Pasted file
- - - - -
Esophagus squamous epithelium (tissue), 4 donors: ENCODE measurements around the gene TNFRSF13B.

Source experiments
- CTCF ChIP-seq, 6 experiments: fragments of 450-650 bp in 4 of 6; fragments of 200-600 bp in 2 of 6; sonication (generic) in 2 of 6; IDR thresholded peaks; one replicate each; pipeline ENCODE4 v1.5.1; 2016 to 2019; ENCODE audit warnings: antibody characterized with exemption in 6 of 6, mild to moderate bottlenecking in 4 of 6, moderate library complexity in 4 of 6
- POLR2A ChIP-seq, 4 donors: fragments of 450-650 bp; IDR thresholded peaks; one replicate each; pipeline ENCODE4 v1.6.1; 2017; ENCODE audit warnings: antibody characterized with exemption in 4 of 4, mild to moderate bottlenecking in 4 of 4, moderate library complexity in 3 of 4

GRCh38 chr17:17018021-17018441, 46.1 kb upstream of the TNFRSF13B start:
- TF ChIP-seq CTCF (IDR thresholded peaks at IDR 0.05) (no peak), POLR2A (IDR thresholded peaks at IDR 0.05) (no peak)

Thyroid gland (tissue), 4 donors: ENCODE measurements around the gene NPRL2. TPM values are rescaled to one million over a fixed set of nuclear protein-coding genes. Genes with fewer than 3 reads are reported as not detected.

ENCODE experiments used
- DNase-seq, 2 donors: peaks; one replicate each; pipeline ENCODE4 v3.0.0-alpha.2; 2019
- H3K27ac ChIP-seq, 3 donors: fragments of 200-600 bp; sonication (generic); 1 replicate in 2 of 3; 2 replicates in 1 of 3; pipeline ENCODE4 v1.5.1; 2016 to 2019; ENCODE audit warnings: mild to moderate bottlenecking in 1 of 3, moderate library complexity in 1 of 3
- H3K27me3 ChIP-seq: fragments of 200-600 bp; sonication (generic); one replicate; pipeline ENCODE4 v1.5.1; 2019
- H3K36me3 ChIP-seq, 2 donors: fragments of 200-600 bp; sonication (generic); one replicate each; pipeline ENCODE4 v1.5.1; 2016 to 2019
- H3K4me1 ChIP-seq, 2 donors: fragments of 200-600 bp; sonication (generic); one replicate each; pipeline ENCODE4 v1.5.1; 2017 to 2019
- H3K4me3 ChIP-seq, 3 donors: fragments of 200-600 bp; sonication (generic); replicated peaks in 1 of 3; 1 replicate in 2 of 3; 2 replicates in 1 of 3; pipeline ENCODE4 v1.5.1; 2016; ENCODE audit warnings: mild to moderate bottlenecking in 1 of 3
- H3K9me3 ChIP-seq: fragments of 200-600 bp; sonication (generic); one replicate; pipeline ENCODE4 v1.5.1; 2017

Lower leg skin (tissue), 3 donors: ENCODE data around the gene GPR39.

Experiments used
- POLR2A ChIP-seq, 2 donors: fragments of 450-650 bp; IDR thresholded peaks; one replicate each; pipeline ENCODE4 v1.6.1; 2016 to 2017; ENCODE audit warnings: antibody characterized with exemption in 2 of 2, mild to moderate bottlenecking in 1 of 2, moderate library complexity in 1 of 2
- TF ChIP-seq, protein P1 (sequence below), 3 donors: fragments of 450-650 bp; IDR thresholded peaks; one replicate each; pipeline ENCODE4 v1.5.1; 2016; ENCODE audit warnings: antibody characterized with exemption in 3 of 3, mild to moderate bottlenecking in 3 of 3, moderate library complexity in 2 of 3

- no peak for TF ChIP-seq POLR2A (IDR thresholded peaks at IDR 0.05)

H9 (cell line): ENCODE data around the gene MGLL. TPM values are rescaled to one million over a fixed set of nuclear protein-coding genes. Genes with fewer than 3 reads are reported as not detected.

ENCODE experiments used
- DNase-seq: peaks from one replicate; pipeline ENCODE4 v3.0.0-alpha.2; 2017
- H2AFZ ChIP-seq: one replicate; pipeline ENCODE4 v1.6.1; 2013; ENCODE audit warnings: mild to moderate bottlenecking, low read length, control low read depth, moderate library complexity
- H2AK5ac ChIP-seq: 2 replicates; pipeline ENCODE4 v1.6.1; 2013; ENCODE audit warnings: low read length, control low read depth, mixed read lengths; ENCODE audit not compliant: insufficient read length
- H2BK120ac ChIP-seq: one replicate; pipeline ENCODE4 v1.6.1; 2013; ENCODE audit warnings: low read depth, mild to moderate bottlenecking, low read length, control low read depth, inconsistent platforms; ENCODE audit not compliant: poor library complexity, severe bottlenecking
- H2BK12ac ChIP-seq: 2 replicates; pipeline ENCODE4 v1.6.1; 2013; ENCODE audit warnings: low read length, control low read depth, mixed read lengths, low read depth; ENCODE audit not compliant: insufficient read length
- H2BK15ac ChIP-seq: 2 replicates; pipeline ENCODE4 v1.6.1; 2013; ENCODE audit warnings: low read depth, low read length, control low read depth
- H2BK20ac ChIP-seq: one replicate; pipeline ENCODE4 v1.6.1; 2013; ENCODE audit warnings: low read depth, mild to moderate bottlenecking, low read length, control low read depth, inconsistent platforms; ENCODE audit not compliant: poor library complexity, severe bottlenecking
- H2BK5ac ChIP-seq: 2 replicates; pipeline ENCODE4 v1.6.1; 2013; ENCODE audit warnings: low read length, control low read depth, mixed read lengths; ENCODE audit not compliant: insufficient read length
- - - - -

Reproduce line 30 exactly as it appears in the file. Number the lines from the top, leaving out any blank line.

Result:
- H2BK5ac ChIP-seq: 2 replicates; pipeline ENCODE4 v1.6.1; 2013; ENCODE audit warnings: low read length, control low read depth, mixed read lengths; ENCODE audit not compliant: insufficient read length